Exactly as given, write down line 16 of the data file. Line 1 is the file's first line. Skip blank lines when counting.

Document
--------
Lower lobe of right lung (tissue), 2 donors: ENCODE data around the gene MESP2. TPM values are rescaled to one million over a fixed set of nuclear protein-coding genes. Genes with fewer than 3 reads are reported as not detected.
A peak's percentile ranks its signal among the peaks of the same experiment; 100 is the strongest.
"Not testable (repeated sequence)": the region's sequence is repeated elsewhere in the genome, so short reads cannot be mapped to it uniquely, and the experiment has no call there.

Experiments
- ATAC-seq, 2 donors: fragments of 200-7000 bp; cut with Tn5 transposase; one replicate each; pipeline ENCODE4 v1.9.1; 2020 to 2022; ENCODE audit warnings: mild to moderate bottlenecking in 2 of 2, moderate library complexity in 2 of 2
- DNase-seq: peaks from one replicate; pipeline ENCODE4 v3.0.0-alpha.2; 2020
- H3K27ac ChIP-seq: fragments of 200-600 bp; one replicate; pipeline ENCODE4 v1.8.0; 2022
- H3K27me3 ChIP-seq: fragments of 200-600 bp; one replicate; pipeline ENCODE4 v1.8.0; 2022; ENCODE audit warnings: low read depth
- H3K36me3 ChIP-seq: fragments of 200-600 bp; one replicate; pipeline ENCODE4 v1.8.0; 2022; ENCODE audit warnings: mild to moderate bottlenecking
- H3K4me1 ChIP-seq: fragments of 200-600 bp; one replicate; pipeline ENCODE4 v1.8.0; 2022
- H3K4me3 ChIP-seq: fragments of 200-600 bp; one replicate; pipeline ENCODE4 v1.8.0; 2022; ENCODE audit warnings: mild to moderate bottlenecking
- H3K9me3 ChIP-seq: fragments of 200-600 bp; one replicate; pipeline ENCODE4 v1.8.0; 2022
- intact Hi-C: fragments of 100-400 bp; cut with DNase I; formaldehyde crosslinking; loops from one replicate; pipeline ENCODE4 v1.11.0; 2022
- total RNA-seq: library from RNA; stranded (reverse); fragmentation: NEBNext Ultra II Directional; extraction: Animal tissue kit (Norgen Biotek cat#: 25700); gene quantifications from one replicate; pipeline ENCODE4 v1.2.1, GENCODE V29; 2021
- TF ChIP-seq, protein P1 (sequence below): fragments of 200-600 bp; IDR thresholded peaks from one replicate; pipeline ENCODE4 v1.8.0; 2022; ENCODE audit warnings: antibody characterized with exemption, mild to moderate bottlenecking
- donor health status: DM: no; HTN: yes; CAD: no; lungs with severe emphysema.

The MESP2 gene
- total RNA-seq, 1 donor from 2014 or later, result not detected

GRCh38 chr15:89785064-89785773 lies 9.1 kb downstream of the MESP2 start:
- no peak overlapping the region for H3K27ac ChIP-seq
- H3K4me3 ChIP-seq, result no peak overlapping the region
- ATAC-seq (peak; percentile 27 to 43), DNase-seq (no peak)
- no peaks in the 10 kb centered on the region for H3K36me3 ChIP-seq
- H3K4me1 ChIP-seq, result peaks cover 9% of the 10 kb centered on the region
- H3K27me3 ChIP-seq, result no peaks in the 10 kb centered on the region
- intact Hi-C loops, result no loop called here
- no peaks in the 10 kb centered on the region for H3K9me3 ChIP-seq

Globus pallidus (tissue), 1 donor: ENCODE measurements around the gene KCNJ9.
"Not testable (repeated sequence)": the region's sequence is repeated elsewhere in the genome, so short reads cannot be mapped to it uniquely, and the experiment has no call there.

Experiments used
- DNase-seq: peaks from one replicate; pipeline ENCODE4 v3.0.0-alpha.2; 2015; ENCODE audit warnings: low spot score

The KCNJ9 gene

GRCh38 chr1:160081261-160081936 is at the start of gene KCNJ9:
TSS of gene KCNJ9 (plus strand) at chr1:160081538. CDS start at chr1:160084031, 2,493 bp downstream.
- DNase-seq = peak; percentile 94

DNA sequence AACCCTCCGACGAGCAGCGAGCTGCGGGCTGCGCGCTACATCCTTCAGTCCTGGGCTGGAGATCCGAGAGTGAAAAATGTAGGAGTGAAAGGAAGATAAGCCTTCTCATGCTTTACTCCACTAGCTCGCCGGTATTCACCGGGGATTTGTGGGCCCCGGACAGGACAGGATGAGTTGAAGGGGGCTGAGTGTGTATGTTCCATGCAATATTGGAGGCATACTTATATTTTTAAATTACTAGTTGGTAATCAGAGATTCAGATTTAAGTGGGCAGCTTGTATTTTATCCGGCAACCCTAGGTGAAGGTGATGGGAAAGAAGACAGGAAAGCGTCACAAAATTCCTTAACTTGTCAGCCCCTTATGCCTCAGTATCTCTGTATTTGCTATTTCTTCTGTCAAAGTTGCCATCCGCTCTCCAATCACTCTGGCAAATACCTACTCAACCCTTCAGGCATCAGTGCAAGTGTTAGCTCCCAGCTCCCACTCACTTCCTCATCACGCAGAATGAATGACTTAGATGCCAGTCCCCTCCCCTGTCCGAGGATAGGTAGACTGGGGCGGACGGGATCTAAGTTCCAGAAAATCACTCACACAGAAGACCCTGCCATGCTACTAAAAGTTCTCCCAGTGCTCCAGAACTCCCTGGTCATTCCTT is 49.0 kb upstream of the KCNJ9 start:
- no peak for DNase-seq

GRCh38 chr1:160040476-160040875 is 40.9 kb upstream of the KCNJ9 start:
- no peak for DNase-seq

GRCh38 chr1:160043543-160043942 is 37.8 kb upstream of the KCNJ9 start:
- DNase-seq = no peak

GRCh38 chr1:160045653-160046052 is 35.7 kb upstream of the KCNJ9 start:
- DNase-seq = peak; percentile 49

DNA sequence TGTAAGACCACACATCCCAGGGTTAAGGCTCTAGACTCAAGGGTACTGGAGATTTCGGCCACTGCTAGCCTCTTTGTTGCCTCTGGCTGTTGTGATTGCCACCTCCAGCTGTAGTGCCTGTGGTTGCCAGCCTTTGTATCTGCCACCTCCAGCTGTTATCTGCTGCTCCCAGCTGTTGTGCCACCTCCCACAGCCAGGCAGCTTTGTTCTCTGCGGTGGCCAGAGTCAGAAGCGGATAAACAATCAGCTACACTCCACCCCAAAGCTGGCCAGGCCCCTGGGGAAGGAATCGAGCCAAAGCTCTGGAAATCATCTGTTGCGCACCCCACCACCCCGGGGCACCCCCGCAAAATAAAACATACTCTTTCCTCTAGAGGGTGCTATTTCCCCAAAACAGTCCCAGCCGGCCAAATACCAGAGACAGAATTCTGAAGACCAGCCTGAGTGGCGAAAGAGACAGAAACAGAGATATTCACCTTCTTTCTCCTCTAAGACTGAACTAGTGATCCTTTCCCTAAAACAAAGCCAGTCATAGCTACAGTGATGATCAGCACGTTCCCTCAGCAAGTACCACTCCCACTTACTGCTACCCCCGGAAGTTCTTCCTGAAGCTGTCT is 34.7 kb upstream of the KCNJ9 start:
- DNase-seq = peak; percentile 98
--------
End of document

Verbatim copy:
- donor health status: DM: no; HTN: yes; CAD: no; lungs with severe emphysema.